Military Divorce Detail
When military members divorce, their cases are influenced by two sets of laws -- state and federal laws pertaining specifically to the military. Military orders and federal laws govern many aspects of active duty life, but most family law issues -- including divorce, child custody and child support -- are governed by both federal and state law.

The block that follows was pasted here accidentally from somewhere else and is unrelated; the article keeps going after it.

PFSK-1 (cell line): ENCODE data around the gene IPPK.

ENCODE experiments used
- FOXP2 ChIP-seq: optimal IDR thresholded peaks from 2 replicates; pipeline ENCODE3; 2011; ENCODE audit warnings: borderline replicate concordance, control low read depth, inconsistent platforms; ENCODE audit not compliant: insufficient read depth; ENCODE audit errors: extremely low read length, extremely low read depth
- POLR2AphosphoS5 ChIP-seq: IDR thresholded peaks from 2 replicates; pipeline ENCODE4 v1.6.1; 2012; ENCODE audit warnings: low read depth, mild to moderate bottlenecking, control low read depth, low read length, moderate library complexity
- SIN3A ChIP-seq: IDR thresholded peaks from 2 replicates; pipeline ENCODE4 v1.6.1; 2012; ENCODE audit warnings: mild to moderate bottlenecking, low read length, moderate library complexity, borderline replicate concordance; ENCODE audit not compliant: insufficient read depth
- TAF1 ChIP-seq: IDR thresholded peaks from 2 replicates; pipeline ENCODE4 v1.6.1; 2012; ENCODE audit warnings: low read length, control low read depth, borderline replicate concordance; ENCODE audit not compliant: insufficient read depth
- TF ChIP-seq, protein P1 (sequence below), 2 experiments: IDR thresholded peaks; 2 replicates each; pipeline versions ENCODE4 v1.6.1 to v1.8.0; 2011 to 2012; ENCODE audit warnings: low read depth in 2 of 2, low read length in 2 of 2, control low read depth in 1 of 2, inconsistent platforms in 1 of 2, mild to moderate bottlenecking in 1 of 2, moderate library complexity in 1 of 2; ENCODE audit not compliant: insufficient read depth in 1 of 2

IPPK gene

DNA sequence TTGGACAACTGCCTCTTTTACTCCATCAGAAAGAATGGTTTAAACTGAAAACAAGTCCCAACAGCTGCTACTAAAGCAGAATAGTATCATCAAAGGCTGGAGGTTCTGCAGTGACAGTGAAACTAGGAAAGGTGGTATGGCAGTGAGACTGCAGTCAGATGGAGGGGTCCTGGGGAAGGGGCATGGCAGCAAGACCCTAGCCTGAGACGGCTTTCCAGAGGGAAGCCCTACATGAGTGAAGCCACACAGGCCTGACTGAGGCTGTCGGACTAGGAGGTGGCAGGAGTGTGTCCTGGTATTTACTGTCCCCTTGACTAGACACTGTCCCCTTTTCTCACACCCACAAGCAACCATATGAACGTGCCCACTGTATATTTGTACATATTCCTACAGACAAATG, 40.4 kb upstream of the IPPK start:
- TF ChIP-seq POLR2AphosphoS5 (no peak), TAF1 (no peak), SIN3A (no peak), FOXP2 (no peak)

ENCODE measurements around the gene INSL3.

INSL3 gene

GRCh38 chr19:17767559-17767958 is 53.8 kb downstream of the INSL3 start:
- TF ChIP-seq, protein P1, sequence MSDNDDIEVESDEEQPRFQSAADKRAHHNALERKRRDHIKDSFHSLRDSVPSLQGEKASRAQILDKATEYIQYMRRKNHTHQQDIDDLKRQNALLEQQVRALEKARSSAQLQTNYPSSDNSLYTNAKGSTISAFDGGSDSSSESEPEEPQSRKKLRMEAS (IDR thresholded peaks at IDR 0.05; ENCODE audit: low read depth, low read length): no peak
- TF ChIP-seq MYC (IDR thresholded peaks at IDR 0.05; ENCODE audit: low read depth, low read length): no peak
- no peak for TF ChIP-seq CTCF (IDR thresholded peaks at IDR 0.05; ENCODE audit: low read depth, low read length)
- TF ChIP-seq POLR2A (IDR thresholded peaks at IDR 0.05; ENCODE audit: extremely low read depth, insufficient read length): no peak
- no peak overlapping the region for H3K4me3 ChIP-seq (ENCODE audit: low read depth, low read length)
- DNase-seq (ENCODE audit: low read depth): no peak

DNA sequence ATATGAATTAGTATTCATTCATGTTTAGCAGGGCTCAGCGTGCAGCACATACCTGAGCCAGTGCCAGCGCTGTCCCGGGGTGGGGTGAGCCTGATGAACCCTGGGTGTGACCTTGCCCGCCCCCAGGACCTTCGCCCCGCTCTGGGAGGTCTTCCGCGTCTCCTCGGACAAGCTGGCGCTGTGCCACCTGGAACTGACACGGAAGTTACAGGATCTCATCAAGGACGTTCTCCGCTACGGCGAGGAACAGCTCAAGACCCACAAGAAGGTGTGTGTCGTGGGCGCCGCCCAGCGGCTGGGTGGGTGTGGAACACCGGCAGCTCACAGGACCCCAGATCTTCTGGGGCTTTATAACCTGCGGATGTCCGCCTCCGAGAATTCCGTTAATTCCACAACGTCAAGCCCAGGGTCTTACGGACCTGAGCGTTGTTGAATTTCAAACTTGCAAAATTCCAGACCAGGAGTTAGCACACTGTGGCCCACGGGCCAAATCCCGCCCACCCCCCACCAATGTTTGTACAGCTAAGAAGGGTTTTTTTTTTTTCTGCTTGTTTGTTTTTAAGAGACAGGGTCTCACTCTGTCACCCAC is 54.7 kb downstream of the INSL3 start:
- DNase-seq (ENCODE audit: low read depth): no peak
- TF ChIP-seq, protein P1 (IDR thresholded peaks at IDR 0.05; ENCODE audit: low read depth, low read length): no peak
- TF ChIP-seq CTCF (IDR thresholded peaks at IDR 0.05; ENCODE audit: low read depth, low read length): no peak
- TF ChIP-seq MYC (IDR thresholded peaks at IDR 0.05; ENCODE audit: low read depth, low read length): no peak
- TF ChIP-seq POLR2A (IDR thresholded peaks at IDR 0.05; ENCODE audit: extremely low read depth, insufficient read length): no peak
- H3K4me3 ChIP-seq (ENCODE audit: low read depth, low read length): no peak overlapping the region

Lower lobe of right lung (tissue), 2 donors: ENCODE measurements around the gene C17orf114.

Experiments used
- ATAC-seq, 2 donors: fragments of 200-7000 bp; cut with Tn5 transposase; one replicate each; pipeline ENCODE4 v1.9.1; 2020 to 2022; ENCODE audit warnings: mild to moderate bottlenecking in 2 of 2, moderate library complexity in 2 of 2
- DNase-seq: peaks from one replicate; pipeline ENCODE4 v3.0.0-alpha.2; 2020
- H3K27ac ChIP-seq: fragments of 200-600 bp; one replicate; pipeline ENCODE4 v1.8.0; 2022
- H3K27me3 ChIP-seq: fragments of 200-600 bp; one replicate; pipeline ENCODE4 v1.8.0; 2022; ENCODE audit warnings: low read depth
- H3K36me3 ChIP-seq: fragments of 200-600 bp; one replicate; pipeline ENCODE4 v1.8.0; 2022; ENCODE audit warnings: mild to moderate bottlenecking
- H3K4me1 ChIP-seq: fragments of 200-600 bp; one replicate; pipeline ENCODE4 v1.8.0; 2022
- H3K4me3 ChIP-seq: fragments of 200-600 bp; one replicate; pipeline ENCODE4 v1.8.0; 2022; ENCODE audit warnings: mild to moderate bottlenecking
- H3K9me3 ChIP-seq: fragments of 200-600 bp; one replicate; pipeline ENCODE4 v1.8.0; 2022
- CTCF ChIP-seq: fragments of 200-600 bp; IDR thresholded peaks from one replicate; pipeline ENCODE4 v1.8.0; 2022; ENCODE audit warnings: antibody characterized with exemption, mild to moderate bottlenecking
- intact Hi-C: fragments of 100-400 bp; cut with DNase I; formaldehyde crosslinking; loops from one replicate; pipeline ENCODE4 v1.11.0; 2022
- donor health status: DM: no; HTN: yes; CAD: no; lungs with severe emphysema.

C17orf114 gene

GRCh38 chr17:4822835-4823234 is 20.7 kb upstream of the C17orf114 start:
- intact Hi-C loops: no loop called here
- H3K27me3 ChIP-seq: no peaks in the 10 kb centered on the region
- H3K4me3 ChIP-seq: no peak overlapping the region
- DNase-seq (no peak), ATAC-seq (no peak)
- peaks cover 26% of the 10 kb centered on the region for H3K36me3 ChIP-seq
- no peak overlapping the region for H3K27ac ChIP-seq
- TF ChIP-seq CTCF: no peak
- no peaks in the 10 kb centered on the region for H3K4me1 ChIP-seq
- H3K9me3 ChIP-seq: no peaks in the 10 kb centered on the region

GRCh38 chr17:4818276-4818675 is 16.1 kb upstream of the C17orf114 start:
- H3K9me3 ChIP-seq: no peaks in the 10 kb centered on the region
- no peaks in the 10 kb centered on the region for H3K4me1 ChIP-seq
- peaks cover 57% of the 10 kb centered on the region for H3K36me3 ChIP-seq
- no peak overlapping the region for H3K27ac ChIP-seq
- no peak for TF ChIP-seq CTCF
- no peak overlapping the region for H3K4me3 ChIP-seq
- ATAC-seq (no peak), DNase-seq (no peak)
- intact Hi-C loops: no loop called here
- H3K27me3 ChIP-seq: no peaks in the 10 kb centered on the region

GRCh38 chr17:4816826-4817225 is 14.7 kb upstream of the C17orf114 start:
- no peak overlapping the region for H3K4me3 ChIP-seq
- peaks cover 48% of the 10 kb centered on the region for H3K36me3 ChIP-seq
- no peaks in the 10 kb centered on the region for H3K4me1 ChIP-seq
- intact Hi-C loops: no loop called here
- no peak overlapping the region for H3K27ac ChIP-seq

Military divorces are governed by a combination of federal and state law. For example, spouses can receive help from the military in getting adequate child support from a service member prior to divorce; however, once a court establishes a child support order in connection with a divorce, a judge determines how much the military member is to pay. Federal law also governs some aspects of military pensions as well as certain emergency child support orders, but state laws dictate other matters relevant to a military divorce. While state law typically determines which state has jurisdiction over a divorce, federal law dictates that child support cannot exceed 60 percent of a military member’s pay and allowances.